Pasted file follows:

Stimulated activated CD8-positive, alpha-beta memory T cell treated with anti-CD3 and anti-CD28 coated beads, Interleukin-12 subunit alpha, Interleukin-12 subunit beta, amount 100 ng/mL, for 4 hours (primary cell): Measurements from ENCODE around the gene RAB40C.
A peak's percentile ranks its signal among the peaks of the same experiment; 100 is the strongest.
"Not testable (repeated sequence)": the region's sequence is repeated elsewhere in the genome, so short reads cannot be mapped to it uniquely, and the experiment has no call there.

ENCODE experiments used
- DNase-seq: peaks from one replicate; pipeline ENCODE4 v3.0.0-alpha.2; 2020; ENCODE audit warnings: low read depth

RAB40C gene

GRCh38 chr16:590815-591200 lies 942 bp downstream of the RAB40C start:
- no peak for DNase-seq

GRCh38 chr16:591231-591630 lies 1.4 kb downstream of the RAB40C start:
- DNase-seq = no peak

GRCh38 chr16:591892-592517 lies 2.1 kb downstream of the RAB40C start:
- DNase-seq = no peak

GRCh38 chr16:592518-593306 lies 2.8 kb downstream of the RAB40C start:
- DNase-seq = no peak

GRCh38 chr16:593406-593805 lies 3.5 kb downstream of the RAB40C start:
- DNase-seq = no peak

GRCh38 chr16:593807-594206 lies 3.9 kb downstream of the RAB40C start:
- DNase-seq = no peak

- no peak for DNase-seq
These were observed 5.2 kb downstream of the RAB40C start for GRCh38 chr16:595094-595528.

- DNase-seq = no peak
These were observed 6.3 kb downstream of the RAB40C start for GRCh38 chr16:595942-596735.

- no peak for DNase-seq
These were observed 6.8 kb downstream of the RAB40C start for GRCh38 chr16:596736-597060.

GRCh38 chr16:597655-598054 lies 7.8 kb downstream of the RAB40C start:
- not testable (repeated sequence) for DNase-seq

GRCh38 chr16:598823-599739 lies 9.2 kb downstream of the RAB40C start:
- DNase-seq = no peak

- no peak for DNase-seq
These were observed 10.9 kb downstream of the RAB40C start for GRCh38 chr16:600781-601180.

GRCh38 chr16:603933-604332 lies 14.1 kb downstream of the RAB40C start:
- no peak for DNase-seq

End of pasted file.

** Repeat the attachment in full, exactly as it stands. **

Stimulated activated CD8-positive, alpha-beta memory T cell treated with anti-CD3 and anti-CD28 coated beads, Interleukin-12 subunit alpha, Interleukin-12 subunit beta, amount 100 ng/mL, for 4 hours (primary cell): Measurements from ENCODE around the gene RAB40C.
A peak's percentile ranks its signal among the peaks of the same experiment; 100 is the strongest.
"Not testable (repeated sequence)": the region's sequence is repeated elsewhere in the genome, so short reads cannot be mapped to it uniquely, and the experiment has no call there.

ENCODE experiments used
- DNase-seq: peaks from one replicate; pipeline ENCODE4 v3.0.0-alpha.2; 2020; ENCODE audit warnings: low read depth

RAB40C gene

GRCh38 chr16:590815-591200 lies 942 bp downstream of the RAB40C start:
- no peak for DNase-seq

GRCh38 chr16:591231-591630 lies 1.4 kb downstream of the RAB40C start:
- DNase-seq = no peak

GRCh38 chr16:591892-592517 lies 2.1 kb downstream of the RAB40C start:
- DNase-seq = no peak

GRCh38 chr16:592518-593306 lies 2.8 kb downstream of the RAB40C start:
- DNase-seq = no peak

GRCh38 chr16:593406-593805 lies 3.5 kb downstream of the RAB40C start:
- DNase-seq = no peak

GRCh38 chr16:593807-594206 lies 3.9 kb downstream of the RAB40C start:
- DNase-seq = no peak

- no peak for DNase-seq
These were observed 5.2 kb downstream of the RAB40C start for GRCh38 chr16:595094-595528.

- DNase-seq = no peak
These were observed 6.3 kb downstream of the RAB40C start for GRCh38 chr16:595942-596735.

- no peak for DNase-seq
These were observed 6.8 kb downstream of the RAB40C start for GRCh38 chr16:596736-597060.

GRCh38 chr16:597655-598054 lies 7.8 kb downstream of the RAB40C start:
- not testable (repeated sequence) for DNase-seq

GRCh38 chr16:598823-599739 lies 9.2 kb downstream of the RAB40C start:
- DNase-seq = no peak

- no peak for DNase-seq
These were observed 10.9 kb downstream of the RAB40C start for GRCh38 chr16:600781-601180.

GRCh38 chr16:603933-604332 lies 14.1 kb downstream of the RAB40C start:
- no peak for DNase-seq